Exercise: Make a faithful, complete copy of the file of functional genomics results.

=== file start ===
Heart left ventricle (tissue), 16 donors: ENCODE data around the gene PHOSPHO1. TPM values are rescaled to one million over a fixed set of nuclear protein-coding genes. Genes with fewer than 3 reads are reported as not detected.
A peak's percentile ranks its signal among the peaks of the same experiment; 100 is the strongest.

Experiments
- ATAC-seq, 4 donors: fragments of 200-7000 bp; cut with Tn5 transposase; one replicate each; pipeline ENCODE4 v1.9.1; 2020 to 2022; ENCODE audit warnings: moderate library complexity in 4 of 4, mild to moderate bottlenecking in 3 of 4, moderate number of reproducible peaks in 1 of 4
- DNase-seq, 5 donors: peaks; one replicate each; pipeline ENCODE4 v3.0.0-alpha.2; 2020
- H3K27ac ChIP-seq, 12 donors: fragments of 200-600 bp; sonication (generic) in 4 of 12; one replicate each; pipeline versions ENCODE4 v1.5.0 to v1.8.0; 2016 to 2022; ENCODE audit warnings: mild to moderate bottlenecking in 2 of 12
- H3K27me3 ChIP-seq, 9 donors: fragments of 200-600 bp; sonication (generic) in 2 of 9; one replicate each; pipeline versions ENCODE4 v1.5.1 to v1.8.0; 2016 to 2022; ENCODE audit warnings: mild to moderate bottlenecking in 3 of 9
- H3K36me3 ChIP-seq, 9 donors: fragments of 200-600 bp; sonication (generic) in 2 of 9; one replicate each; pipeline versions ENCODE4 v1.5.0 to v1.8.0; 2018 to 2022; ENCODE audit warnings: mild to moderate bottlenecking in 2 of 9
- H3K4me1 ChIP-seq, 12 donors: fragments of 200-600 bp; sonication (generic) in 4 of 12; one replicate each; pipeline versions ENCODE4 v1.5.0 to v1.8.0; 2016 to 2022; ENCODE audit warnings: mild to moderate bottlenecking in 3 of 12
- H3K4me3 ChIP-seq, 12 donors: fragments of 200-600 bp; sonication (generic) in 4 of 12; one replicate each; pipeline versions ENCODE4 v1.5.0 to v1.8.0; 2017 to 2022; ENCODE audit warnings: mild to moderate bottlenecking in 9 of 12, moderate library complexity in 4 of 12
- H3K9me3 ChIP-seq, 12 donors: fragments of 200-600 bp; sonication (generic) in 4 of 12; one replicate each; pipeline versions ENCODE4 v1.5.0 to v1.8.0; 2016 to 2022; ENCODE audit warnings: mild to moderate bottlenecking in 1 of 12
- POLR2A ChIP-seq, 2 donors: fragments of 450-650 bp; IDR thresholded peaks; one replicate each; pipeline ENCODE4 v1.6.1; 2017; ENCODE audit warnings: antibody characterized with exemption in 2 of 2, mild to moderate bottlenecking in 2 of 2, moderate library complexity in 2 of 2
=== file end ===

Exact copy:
Heart left ventricle (tissue), 16 donors: ENCODE data around the gene PHOSPHO1. TPM values are rescaled to one million over a fixed set of nuclear protein-coding genes. Genes with fewer than 3 reads are reported as not detected.
A peak's percentile ranks its signal among the peaks of the same experiment; 100 is the strongest.

Experiments
- ATAC-seq, 4 donors: fragments of 200-7000 bp; cut with Tn5 transposase; one replicate each; pipeline ENCODE4 v1.9.1; 2020 to 2022; ENCODE audit warnings: moderate library complexity in 4 of 4, mild to moderate bottlenecking in 3 of 4, moderate number of reproducible peaks in 1 of 4
- DNase-seq, 5 donors: peaks; one replicate each; pipeline ENCODE4 v3.0.0-alpha.2; 2020
- H3K27ac ChIP-seq, 12 donors: fragments of 200-600 bp; sonication (generic) in 4 of 12; one replicate each; pipeline versions ENCODE4 v1.5.0 to v1.8.0; 2016 to 2022; ENCODE audit warnings: mild to moderate bottlenecking in 2 of 12
- H3K27me3 ChIP-seq, 9 donors: fragments of 200-600 bp; sonication (generic) in 2 of 9; one replicate each; pipeline versions ENCODE4 v1.5.1 to v1.8.0; 2016 to 2022; ENCODE audit warnings: mild to moderate bottlenecking in 3 of 9
- H3K36me3 ChIP-seq, 9 donors: fragments of 200-600 bp; sonication (generic) in 2 of 9; one replicate each; pipeline versions ENCODE4 v1.5.0 to v1.8.0; 2018 to 2022; ENCODE audit warnings: mild to moderate bottlenecking in 2 of 9
- H3K4me1 ChIP-seq, 12 donors: fragments of 200-600 bp; sonication (generic) in 4 of 12; one replicate each; pipeline versions ENCODE4 v1.5.0 to v1.8.0; 2016 to 2022; ENCODE audit warnings: mild to moderate bottlenecking in 3 of 12
- H3K4me3 ChIP-seq, 12 donors: fragments of 200-600 bp; sonication (generic) in 4 of 12; one replicate each; pipeline versions ENCODE4 v1.5.0 to v1.8.0; 2017 to 2022; ENCODE audit warnings: mild to moderate bottlenecking in 9 of 12, moderate library complexity in 4 of 12
- H3K9me3 ChIP-seq, 12 donors: fragments of 200-600 bp; sonication (generic) in 4 of 12; one replicate each; pipeline versions ENCODE4 v1.5.0 to v1.8.0; 2016 to 2022; ENCODE audit warnings: mild to moderate bottlenecking in 1 of 12
- POLR2A ChIP-seq, 2 donors: fragments of 450-650 bp; IDR thresholded peaks; one replicate each; pipeline ENCODE4 v1.6.1; 2017; ENCODE audit warnings: antibody characterized with exemption in 2 of 2, mild to moderate bottlenecking in 2 of 2, moderate library complexity in 2 of 2